Tuesday, March 10, 2009

The Graveyard Book -- Neil Gaiman

Spoilers galore.  Read at your own risk.  

Okay, there's this kid whose parents are brutally murdered by a mysterious guy with odd powers.  The kid survives and winds up in the graveyard where he's adopted by ghosts and a guy who, though it's never specified, is a vampire.  He learns to open the Ghoul Gate, to Fade, and to Dreamwalk.  He's still being pursued by the guy who wants to kill him (it's all part of an ancient plot because of a prophesy that says the boy will grow up to be a powerful guy who can walk the line between the worlds of the living and the dead).  There's a cute (but dead) witch whom the boy likes.  The boy's name is Nobody Owens (sly wink to The Odyssey).  Muggles, er, the general population, doesn't understand they boy when contact occurs.  He can't fit in.   At the end of the story, there's a big battle in which Nobody (or Bod, as he's called -- get it?) uses his powers against Jack and the other Jacks to defeat them.  He's no longer a boy by this time.  Rites of passage are completed.  Gains and losses are totaled up.

The structure of the book is episodic.  Several of the chapters could stand alone as short stories.  It works pretty well.  The relationship between Bod and his ghostly parents isn't very well developed, but I guess that's okay.

Gaiman says his story is a retelling of The Jungle Book.  It reads a lot like a plot based on the novels about a certain young wizard to me.  Anyway, it's very well done.   Good writing, good suspense, interesting characters (living, dead, and in-between).  When it's all over, there are plenty of things left unsolved, and there's more than a hint that there will be a sequel or three should there be a demand.  Since this book won the Newbery Medal, I suspect there will be a demand.  Hey, I'll read 'em.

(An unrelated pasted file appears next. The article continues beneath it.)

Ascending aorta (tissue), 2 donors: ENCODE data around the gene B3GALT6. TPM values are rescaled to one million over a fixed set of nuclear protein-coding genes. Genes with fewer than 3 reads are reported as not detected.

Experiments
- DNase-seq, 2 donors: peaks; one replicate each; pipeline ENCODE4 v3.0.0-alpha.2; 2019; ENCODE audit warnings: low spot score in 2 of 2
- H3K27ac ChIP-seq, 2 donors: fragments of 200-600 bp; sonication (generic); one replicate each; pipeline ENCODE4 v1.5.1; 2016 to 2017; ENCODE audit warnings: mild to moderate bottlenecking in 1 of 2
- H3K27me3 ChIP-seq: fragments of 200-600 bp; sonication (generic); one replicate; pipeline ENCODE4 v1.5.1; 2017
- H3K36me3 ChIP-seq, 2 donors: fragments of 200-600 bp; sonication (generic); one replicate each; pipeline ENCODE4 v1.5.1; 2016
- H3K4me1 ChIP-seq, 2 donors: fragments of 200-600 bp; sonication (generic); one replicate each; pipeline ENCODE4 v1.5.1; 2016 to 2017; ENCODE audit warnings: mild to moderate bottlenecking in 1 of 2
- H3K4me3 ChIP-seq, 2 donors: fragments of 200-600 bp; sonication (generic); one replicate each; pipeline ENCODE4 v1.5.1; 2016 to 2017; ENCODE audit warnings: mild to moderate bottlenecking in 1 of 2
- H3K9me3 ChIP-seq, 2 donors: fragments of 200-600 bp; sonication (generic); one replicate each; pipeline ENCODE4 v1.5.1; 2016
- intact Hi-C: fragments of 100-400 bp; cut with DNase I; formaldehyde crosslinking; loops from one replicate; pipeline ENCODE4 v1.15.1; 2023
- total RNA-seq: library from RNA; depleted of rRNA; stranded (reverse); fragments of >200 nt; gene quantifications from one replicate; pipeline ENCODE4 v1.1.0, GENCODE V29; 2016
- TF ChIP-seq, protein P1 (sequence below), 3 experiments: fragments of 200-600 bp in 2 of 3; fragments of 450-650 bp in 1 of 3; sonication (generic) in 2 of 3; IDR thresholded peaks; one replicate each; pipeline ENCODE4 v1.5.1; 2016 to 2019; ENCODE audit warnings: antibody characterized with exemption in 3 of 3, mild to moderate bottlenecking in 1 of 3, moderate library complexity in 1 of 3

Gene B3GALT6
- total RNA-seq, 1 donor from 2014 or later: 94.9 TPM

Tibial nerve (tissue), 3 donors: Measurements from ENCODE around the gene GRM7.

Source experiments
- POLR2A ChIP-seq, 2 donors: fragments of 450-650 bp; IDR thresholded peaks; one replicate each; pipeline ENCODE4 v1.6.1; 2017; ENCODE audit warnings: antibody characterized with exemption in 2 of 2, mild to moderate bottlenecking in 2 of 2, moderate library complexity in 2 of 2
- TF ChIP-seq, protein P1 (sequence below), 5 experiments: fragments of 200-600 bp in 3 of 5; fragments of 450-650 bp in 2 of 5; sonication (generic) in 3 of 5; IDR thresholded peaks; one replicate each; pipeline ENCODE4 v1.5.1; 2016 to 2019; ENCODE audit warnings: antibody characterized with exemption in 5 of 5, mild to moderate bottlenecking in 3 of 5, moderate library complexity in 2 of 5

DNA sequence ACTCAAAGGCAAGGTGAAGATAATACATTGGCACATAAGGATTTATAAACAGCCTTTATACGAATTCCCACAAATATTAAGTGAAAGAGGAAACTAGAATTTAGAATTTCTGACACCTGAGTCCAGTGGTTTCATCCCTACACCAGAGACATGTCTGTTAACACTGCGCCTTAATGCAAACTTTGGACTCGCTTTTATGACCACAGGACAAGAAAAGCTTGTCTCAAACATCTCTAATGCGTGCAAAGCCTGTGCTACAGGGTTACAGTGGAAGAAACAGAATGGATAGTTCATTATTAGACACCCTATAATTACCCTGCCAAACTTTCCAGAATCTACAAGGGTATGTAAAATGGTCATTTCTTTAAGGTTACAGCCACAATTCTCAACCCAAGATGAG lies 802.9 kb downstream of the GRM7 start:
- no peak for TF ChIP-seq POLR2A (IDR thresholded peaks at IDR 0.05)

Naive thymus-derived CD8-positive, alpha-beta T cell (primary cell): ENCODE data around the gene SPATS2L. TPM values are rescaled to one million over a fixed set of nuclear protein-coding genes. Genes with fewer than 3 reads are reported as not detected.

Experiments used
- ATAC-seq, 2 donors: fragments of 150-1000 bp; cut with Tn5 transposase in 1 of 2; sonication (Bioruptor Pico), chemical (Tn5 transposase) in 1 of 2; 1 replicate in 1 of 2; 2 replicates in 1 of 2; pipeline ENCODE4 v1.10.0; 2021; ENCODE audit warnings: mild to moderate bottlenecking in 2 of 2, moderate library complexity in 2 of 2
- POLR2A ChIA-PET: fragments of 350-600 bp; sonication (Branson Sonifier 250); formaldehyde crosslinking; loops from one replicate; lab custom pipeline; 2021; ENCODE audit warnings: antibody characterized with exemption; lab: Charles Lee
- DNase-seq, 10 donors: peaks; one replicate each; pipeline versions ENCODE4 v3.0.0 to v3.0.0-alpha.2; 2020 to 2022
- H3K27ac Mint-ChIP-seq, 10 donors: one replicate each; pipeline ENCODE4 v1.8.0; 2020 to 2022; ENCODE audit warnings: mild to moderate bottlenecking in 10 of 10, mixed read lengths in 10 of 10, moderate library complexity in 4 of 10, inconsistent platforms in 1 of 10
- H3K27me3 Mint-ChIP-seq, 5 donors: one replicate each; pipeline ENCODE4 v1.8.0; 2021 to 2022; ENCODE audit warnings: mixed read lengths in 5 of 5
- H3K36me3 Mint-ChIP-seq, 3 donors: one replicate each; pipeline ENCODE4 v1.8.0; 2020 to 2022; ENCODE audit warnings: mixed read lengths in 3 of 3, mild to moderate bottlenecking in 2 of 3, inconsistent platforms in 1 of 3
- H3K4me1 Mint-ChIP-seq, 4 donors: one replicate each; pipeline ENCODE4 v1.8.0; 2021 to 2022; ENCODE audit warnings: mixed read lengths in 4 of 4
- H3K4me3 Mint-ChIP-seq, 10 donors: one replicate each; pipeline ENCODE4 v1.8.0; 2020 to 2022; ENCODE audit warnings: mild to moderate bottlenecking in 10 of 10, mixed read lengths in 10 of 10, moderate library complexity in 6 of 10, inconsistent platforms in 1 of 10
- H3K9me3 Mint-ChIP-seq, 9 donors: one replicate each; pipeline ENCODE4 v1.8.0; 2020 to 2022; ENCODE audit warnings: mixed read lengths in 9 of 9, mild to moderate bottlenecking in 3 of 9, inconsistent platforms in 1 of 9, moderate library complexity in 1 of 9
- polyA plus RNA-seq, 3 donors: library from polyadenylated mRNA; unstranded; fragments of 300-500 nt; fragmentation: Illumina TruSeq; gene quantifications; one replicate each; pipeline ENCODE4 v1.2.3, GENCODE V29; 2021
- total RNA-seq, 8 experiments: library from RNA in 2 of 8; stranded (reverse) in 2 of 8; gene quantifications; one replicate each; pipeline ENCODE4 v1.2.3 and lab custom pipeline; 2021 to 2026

pattinase (abbott) said...

It was hard to believe the first chapter was in a YA book, wasn't it? Yes, clearly he's learned much from the Potter books.

Bill Crider said...

Yes, the first chapter is a bit rough for a YA. Or I guess it isn't, since it's there.

Dan Guy said...

I find the charge laughable, especially considering that many have accused Rowling of borrowing liberally from Gaiman's earlier "Books of Magic", about a young, bespectacled, British orphan, Tim Hunter, who is one day informed that he is the most powerful wizard in the world. (It, and the non-Gaiman-written series that followed it, was far superior to the Potter books IMHO.)

Gaiman, rightly, has said that it's silly to accuse Rowling of ripping off his story, that only someone who was not widely read would make such a mistake, that there are plenty of prior books that are closer to his and Rowling's than they are to each other.

Bill Crider said...

Didn't mean to make a "charge," just a sort of observation that the book reminded me more of the Rowling books than Kipling. The Rowling books remind me of lots of other folks, including the now-forgotten Theodore R. Cogswell.